MIDDLETOWN – For the second consecutive year, Republican Township Committeeman Anthony S. Perry will serve as Middletown’s mayor and Republican Township Committeeman Anthony P. Fiore will serve as deputy mayor.
Perry and Fiore were elected to those positions by their fellow members of the Middletown Township Committee during the 2020 reorganization meeting on Jan. 5 at the municipal building.
In Middletown’s form of government, residents do not directly elect a mayor. In January, the five members of the governing body select a committee member to serve as mayor for the year. A second committeeman is chosen to serve as deputy mayor.
Before Perry and Fiore took the oath of office for their positions, Rick Hibell and Kevin Settembrino were sworn in to begin serving new terms as committee members. Hibell and Settembrino retained their seats in the Nov. 5 election and will serve three-year terms.
Monmouth County Sheriff Shaun Golden administered the oath of office to Hibell and state Assemblyman-elect Gerald Scharfenberger administered the oath of office to Settembrino,
Perry, Fiore, Settembrino and Hibell are joined by Patricia A. Snell on the governing body. Republicans hold a 5-0 majority on the committee.
Following a unanimous “yes” vote to re-elect Perry as mayor, Monmouth County Freeholder Director Thomas Arnone administered the oath of office to Perry, who was accompanied by his wife.
When it came time to elect a deputy mayor, Settembrino nominated Fiore for the position. All five committee members voted “yes” and Scharfenberger administered the oath of office to Fiore.
In his remarks to those in attendance, Perry said, “Twelve months ago when I was first sworn in as mayor, we laid out an ambitious vision for Middletown and its future. That vision quickly began to take shape and eventually would grow into all that we achieved in 2019.
“This Township Committee did not just conduct the business of the town. We set our sights and expectations higher than before and I know we rose to the occasion. As promised, we provided our residents with a responsible budget which reduced our tax rate by more than 2.25% without reducing any of the services our residents expect and deserve,” he said.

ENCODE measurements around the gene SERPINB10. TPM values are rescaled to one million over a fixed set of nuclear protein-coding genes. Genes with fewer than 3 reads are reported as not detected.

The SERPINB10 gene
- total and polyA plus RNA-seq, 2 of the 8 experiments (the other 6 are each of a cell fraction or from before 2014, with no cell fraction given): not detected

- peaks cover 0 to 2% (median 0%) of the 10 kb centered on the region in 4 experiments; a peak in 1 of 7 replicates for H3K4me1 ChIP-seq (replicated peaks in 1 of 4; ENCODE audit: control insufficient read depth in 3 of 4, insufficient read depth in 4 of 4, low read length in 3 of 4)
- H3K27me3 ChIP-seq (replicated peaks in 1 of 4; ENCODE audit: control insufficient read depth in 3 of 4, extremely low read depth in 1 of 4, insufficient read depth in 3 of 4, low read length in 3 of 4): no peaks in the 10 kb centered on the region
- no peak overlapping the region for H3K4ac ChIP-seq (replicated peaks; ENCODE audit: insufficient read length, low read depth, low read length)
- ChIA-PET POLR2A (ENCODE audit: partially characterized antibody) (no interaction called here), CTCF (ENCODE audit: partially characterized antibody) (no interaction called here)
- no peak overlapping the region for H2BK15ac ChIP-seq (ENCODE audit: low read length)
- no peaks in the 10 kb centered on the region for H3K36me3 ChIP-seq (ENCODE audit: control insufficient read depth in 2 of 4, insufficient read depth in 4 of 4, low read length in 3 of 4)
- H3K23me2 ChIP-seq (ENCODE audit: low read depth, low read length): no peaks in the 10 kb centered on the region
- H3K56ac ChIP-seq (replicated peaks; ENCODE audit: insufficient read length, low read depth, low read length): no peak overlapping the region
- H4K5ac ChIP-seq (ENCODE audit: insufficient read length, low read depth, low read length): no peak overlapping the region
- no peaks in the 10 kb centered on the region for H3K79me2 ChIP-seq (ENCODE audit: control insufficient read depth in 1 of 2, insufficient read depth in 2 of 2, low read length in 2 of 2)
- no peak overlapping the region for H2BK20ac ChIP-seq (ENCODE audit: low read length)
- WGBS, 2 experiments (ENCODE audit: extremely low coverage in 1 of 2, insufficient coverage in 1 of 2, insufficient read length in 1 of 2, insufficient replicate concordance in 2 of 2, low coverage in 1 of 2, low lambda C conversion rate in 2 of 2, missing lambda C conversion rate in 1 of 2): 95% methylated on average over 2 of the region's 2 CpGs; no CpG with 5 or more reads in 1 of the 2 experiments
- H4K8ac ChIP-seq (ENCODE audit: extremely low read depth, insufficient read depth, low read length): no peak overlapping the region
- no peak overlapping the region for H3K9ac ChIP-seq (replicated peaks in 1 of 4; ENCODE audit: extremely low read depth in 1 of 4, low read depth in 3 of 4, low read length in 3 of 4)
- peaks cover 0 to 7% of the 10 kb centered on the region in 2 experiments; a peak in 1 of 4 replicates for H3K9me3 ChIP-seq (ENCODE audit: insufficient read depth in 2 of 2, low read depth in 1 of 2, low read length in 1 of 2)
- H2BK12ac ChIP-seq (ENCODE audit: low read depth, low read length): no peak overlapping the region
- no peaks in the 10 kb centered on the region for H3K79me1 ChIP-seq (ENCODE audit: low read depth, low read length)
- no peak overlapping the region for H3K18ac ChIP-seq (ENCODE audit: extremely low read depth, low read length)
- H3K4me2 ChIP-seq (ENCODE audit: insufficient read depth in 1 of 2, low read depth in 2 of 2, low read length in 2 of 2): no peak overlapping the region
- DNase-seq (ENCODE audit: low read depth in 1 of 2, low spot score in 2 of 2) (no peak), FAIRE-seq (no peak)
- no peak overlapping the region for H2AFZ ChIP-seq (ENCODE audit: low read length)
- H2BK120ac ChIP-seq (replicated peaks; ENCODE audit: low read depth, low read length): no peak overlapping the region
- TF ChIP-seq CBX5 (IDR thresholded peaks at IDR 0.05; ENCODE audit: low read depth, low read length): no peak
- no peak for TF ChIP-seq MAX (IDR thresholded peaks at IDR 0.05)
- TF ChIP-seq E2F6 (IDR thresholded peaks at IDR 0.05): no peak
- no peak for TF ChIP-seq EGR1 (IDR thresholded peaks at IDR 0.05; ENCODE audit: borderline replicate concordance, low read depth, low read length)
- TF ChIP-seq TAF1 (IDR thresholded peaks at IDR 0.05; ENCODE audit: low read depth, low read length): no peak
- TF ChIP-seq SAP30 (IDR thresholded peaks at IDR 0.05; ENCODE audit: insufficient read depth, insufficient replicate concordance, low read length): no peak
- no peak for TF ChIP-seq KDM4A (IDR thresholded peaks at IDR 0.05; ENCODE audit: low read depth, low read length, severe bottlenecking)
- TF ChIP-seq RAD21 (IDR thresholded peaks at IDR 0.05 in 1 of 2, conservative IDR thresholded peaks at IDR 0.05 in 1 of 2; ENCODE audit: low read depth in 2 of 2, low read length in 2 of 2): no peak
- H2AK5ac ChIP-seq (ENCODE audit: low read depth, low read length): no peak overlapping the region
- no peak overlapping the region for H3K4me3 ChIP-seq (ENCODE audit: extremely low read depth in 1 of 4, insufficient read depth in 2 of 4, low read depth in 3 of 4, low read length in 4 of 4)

In his remarks, Perry discussed items such as Middletown’s Tax Dollar Receipt calculator, which allows residents to see “penny for penny where tax dollars go;” breaking ground on a new town hall; an increase in recycling efforts; fiscal discipline; and development, recreation and affordable housing.
Perry, who said Middletown is the first municipality in New Jersey to acquire a Styrofoam recycling machine using grant funding, said the township has achieved silver certification from Sustainable Jersey.
According to sustainablejersey.com, “Sustainable Jersey certification is a prestigious designation for municipal governments in New Jersey. Municipalities that achieve the certification are considered by their peers, by state government and by the experts and civic organizations in New Jersey to be among the leading municipalities.”
“Despite this governing body being the first municipality to stand up against special interests from Trenton who believe they should dictate housing policies, Middletown is not turning its back on those in need,” Perry said.
During the meeting, officials introduced an ordinance which will “acquire a neglected piece of property” which would be used to construct a 100% affordable housing project for U.S. military veterans.
Perry also said a property in the township will be repurposed “into an an additional recreation hub.” He said more than $6 million will go toward improving Middletown’s parks in 2020.
In his speech, the mayor commended the municipality’s law enforcement officers.
“Our officers are the finest, most professional and honorable in New Jersey,” Perry said. “They will forever have the support of the five of us sitting up here.”
In his remarks, Fiore said, “I would be remiss if I didn’t thank my colleague Mayor Perry, who has done a tremendous job and really represents this municipality at the highest level he possibly can.
“In the Township Committee form of government, it is really the committee’s job to elect a leader to represent the committee and represent the township for the entire year. I nominated the mayor this year and I think last year and I will tell you he has done a tremendous job,” Fiore said.